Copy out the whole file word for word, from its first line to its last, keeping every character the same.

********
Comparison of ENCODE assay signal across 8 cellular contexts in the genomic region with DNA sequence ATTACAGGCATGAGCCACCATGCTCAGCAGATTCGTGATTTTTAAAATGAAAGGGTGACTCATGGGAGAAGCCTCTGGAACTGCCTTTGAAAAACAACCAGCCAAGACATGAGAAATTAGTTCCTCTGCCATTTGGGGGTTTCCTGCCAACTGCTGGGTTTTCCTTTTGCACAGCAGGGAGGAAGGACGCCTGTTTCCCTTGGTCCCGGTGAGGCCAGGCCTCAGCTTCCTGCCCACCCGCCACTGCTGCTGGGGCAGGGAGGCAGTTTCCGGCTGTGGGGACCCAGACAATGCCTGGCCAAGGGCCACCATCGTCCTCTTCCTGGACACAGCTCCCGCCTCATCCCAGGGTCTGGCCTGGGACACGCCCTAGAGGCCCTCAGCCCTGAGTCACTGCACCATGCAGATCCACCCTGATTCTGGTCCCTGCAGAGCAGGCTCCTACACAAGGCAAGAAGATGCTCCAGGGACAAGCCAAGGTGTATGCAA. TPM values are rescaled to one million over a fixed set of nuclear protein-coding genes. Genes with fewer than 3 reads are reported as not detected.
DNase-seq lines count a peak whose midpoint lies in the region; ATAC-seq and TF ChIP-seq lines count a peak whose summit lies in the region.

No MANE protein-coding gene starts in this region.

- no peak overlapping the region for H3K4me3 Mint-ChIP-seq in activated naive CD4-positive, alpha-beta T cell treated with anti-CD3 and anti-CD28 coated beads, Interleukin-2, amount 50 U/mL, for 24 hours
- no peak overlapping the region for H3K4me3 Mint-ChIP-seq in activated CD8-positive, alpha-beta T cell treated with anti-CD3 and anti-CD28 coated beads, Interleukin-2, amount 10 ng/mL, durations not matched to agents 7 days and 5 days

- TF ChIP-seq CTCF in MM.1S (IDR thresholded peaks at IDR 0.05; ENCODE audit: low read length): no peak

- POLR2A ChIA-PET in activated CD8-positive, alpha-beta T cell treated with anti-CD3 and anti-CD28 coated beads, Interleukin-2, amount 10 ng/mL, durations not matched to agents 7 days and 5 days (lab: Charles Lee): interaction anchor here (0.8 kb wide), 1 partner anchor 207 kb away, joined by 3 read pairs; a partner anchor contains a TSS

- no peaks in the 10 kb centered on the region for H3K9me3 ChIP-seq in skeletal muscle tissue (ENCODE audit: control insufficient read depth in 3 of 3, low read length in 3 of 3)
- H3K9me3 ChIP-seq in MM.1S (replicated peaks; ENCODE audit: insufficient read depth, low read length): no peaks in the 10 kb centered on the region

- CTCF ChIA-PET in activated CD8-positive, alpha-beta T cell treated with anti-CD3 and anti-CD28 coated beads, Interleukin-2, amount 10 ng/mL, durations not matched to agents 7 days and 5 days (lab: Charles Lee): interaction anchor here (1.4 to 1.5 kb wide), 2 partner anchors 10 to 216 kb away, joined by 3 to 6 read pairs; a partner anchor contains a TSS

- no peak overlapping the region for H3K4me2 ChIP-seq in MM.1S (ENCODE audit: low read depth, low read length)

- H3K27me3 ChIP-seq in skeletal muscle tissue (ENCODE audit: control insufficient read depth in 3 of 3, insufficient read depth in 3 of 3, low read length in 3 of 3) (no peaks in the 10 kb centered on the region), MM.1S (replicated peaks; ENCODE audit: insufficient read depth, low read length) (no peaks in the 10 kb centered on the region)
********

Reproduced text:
Comparison of ENCODE assay signal across 8 cellular contexts in the genomic region with DNA sequence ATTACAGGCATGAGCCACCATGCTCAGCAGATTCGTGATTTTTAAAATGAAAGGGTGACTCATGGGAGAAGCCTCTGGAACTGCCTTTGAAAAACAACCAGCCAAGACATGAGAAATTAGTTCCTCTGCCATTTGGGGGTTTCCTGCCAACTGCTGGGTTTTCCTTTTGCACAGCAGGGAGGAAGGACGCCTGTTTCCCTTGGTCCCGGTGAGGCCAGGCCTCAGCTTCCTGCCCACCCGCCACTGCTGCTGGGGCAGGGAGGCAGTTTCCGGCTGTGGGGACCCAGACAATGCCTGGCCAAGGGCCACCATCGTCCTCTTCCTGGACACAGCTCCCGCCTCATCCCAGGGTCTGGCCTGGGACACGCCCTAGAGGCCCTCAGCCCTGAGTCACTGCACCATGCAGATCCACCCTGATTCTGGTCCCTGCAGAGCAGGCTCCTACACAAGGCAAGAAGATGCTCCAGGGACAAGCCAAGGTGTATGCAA. TPM values are rescaled to one million over a fixed set of nuclear protein-coding genes. Genes with fewer than 3 reads are reported as not detected.
DNase-seq lines count a peak whose midpoint lies in the region; ATAC-seq and TF ChIP-seq lines count a peak whose summit lies in the region.

No MANE protein-coding gene starts in this region.

- no peak overlapping the region for H3K4me3 Mint-ChIP-seq in activated naive CD4-positive, alpha-beta T cell treated with anti-CD3 and anti-CD28 coated beads, Interleukin-2, amount 50 U/mL, for 24 hours
- no peak overlapping the region for H3K4me3 Mint-ChIP-seq in activated CD8-positive, alpha-beta T cell treated with anti-CD3 and anti-CD28 coated beads, Interleukin-2, amount 10 ng/mL, durations not matched to agents 7 days and 5 days

- TF ChIP-seq CTCF in MM.1S (IDR thresholded peaks at IDR 0.05; ENCODE audit: low read length): no peak

- POLR2A ChIA-PET in activated CD8-positive, alpha-beta T cell treated with anti-CD3 and anti-CD28 coated beads, Interleukin-2, amount 10 ng/mL, durations not matched to agents 7 days and 5 days (lab: Charles Lee): interaction anchor here (0.8 kb wide), 1 partner anchor 207 kb away, joined by 3 read pairs; a partner anchor contains a TSS

- no peaks in the 10 kb centered on the region for H3K9me3 ChIP-seq in skeletal muscle tissue (ENCODE audit: control insufficient read depth in 3 of 3, low read length in 3 of 3)
- H3K9me3 ChIP-seq in MM.1S (replicated peaks; ENCODE audit: insufficient read depth, low read length): no peaks in the 10 kb centered on the region

- CTCF ChIA-PET in activated CD8-positive, alpha-beta T cell treated with anti-CD3 and anti-CD28 coated beads, Interleukin-2, amount 10 ng/mL, durations not matched to agents 7 days and 5 days (lab: Charles Lee): interaction anchor here (1.4 to 1.5 kb wide), 2 partner anchors 10 to 216 kb away, joined by 3 to 6 read pairs; a partner anchor contains a TSS

- no peak overlapping the region for H3K4me2 ChIP-seq in MM.1S (ENCODE audit: low read depth, low read length)

- H3K27me3 ChIP-seq in skeletal muscle tissue (ENCODE audit: control insufficient read depth in 3 of 3, insufficient read depth in 3 of 3, low read length in 3 of 3) (no peaks in the 10 kb centered on the region), MM.1S (replicated peaks; ENCODE audit: insufficient read depth, low read length) (no peaks in the 10 kb centered on the region)